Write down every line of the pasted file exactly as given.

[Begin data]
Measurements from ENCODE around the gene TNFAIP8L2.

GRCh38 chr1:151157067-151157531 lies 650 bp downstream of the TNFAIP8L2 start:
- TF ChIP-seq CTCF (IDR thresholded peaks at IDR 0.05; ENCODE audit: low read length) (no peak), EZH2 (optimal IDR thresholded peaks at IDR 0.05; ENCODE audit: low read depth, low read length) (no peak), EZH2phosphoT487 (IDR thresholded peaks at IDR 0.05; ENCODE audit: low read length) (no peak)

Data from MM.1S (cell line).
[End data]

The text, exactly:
Measurements from ENCODE around the gene TNFAIP8L2.

GRCh38 chr1:151157067-151157531 lies 650 bp downstream of the TNFAIP8L2 start:
- TF ChIP-seq CTCF (IDR thresholded peaks at IDR 0.05; ENCODE audit: low read length) (no peak), EZH2 (optimal IDR thresholded peaks at IDR 0.05; ENCODE audit: low read depth, low read length) (no peak), EZH2phosphoT487 (IDR thresholded peaks at IDR 0.05; ENCODE audit: low read length) (no peak)

Data from MM.1S (cell line).